OKEECHOBEE -- Dr. Paul Gray has made the health of Lake Okeechobee and the birds that call it home his life’s work. Dr. Gray is originally from the Kansas City, Mo., area and began his college career at the University of Missouri. Afterward, he obtained his master’s degree at Texas Tech. Back then, he worked with songbirds and said he really enjoyed that, but there was not much money in it so he went with waterfowl. Because people hunted them, there was a lot more funding in that area.
He came to the Okeechobee area to work with the mottled duck and worked on several ranches and farms in our area, such as the McArthur Dairies, the Larson Dairy and the Pearce family land in Glades County while he was doing research for his dissertation.
After he graduated, the old Game and Fresh Water Fish Commission offered him a job working with waterfowl, but he said he told them he really did not want to do that. He was looking for something else. They asked him if he would consider taking the job temporarily because the legislature was in session at that time, and they were afraid lawmakers would phase out the position to save money if it wasn’t filled, so he agreed to take the job temporarily. However, three years later, he found himself still in the same position, and when a job opened in the Audubon Society in 1995, he applied.
The Audubon position was originally managing the Kissimmee Prairie Sanctuary area in the northern part of Okeechobee County, which was 7,000 acres of dry prairie grassland, he explained. When he took the job, there was a proposal on the table to buy some of the land and make it into a state park. He worked on that project for several years and got it done in 2002. There are still sanctuaries which were designated by the governor in 1938, he said. He spends time lobbying on behalf of those sanctuaries while he is also lobbying on behalf of the lake.
Those sanctuaries encompass approximately 29,000 acres of lake marsh.
These days, he spends most of his time on issues involving the lake. He tries to make sure water levels are good, he said, and he tries to get the water cleaned up so we don’t have cyanobacteria, although he says we aren’t doing very well with that yet. He explained, we can’t control the level of the lake when it comes to rainfall or drought, but there are other things man can do. He lobbies to try to keep it not too deep or too shallow.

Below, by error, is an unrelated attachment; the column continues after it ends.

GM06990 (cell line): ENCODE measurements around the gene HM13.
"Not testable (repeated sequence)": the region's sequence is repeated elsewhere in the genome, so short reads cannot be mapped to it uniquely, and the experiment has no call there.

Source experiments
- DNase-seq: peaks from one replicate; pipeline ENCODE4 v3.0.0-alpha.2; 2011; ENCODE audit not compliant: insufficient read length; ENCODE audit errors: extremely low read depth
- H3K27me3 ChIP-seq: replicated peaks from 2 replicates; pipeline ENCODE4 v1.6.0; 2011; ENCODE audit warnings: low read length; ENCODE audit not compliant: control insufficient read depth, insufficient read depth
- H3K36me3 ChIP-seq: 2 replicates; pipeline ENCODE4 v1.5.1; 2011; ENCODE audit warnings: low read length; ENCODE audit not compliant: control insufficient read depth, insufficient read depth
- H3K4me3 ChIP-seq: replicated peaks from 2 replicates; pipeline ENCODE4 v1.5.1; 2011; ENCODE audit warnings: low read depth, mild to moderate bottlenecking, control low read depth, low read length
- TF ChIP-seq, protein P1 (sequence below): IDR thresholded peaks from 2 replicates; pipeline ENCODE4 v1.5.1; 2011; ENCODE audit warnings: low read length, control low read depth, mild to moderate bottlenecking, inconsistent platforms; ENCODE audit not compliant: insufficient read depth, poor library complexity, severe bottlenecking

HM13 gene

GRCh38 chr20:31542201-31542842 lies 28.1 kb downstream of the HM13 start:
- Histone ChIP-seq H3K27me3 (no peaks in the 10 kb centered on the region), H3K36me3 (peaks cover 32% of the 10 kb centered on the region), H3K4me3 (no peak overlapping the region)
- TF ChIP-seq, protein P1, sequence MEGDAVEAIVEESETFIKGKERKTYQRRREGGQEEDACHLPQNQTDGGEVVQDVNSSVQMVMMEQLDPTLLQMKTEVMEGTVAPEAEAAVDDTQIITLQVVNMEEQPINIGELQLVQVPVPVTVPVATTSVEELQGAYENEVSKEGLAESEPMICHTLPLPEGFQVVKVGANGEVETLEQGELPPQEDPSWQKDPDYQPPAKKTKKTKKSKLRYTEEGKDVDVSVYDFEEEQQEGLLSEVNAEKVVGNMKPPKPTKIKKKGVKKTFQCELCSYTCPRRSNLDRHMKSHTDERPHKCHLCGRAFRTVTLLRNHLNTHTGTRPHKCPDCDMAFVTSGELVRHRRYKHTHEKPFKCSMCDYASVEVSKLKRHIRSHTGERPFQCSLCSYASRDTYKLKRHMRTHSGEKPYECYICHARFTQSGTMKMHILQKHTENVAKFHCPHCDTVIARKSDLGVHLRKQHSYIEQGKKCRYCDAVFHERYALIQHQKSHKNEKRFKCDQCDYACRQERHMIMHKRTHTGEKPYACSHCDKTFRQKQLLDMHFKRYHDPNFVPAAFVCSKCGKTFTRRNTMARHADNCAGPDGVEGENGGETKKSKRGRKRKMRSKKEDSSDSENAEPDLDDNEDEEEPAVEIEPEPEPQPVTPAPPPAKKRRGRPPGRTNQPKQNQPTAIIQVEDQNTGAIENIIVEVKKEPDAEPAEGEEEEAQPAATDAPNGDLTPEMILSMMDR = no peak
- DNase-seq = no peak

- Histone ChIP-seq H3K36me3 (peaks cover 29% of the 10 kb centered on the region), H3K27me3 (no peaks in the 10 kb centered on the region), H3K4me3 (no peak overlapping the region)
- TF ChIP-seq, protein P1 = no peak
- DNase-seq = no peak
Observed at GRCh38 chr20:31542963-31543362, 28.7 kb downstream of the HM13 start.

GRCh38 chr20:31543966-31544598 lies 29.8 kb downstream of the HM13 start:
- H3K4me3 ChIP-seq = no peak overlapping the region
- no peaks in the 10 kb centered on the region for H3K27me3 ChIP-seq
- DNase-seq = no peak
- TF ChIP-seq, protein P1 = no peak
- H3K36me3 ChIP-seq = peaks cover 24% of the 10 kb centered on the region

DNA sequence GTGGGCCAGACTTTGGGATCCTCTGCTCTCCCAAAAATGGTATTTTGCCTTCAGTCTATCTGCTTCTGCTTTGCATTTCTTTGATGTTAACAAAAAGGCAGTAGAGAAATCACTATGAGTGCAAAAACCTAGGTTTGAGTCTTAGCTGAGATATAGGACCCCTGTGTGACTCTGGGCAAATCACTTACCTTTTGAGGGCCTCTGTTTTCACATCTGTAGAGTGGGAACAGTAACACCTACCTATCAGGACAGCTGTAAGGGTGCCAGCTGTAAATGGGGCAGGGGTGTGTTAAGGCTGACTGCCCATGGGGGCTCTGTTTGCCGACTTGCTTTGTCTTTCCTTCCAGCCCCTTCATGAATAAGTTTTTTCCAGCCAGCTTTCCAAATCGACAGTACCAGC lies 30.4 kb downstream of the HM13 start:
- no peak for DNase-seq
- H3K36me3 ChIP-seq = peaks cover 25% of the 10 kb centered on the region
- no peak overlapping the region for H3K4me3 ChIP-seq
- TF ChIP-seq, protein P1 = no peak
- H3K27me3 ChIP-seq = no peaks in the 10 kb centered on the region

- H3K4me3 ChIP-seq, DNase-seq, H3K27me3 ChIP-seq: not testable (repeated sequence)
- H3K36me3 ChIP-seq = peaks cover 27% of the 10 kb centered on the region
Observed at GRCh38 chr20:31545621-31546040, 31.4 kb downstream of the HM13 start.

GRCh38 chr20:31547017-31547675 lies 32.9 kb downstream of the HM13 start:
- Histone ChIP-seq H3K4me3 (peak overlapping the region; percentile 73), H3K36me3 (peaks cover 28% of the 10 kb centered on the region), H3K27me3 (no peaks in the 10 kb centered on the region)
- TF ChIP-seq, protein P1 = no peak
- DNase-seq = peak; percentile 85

“About half of the lake level is human controlled, and half is Mother Nature,” he said. “We want to make sure the marsh is healthy.” He explained that this year they hope to lower the level to 11 feet because they want the sunlight to reach the bottom and germinate aquatic plant seeds and recover the marsh. “You wouldn’t want it this low every year,” he said. “Maybe every 10 years or so.” Right now, there are no snail kite nests on the lake because the level is so low, and there are not very many wading bird nests, either. Having the level this low is not ideal, but while we are in recovery mode, we have to take our medicine, he said.
While he is not originally from Florida, Dr. Gray has now lived here longer than he lived in Missouri. When he worked on the farms and ranches, he said he found there were a lot of nice habitats out there on the prairie lands. Now we have the lake that gets too deep, too shallow, too polluted, etc., he said. Officials are trying to find ways to fix the water flows into the lake, and one of the ways to do that is to catch the water upstream of the lake on private property. There are proposals called Distributive Water Management, Water Farming, Conservation Easement, etc., which are methods to catch water when it falls rather than have it run directly into the lake, and since most of it falls on private property, they want to work with the landowners. If they are going to spend money to put water into a reservoir, they may as well pay the landowners to catch it when it falls. This is something he really enjoys working on, he said.
“I like living in this watershed. I’m an environmentalist,” he said. “All of these people are ag people. People think of environmentalists and ag people as being against each other; yet in this case, we want to work with landowners, and we want to pay them to help us fix our water problems. This way we make landowners a part of the solution instead of the problem, and that, to me, is very important,” he said.
That’s what he likes about getting everyone to work together. No one likes seeing the lake messed up, he said. “The lake’s health affects life all around the lake. We need to preserve this habitat. That’s really my goal.”